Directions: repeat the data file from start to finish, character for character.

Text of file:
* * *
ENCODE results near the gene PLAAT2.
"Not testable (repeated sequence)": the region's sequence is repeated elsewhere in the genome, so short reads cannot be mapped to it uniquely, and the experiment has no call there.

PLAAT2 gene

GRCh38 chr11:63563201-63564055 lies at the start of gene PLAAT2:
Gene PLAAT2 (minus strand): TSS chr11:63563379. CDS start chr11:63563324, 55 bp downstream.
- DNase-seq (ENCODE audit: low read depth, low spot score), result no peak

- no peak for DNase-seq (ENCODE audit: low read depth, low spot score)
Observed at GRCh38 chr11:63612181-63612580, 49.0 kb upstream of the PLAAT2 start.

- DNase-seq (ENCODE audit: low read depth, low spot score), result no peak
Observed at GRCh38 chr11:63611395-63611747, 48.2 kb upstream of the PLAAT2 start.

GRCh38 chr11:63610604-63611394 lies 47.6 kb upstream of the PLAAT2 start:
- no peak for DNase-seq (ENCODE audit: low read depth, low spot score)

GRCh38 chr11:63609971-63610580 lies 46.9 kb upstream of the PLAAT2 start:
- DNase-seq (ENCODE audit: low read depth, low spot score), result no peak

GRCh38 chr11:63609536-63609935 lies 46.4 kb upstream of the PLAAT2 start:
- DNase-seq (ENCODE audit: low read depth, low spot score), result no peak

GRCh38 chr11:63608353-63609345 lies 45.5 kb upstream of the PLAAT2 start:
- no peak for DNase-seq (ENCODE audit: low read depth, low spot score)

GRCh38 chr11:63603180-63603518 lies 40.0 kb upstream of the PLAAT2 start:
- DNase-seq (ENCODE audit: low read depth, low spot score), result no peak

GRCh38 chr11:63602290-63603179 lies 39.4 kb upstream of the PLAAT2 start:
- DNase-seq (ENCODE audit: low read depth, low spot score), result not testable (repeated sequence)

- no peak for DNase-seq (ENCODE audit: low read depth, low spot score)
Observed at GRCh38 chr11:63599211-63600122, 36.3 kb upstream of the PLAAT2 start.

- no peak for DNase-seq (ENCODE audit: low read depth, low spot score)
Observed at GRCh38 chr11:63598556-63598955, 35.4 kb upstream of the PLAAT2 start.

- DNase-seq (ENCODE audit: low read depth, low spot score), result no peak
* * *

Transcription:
ENCODE results near the gene PLAAT2.
"Not testable (repeated sequence)": the region's sequence is repeated elsewhere in the genome, so short reads cannot be mapped to it uniquely, and the experiment has no call there.

PLAAT2 gene

GRCh38 chr11:63563201-63564055 lies at the start of gene PLAAT2:
Gene PLAAT2 (minus strand): TSS chr11:63563379. CDS start chr11:63563324, 55 bp downstream.
- DNase-seq (ENCODE audit: low read depth, low spot score), result no peak

- no peak for DNase-seq (ENCODE audit: low read depth, low spot score)
Observed at GRCh38 chr11:63612181-63612580, 49.0 kb upstream of the PLAAT2 start.

- DNase-seq (ENCODE audit: low read depth, low spot score), result no peak
Observed at GRCh38 chr11:63611395-63611747, 48.2 kb upstream of the PLAAT2 start.

GRCh38 chr11:63610604-63611394 lies 47.6 kb upstream of the PLAAT2 start:
- no peak for DNase-seq (ENCODE audit: low read depth, low spot score)

GRCh38 chr11:63609971-63610580 lies 46.9 kb upstream of the PLAAT2 start:
- DNase-seq (ENCODE audit: low read depth, low spot score), result no peak

GRCh38 chr11:63609536-63609935 lies 46.4 kb upstream of the PLAAT2 start:
- DNase-seq (ENCODE audit: low read depth, low spot score), result no peak

GRCh38 chr11:63608353-63609345 lies 45.5 kb upstream of the PLAAT2 start:
- no peak for DNase-seq (ENCODE audit: low read depth, low spot score)

GRCh38 chr11:63603180-63603518 lies 40.0 kb upstream of the PLAAT2 start:
- DNase-seq (ENCODE audit: low read depth, low spot score), result no peak

GRCh38 chr11:63602290-63603179 lies 39.4 kb upstream of the PLAAT2 start:
- DNase-seq (ENCODE audit: low read depth, low spot score), result not testable (repeated sequence)

- no peak for DNase-seq (ENCODE audit: low read depth, low spot score)
Observed at GRCh38 chr11:63599211-63600122, 36.3 kb upstream of the PLAAT2 start.

- no peak for DNase-seq (ENCODE audit: low read depth, low spot score)
Observed at GRCh38 chr11:63598556-63598955, 35.4 kb upstream of the PLAAT2 start.

- DNase-seq (ENCODE audit: low read depth, low spot score), result no peak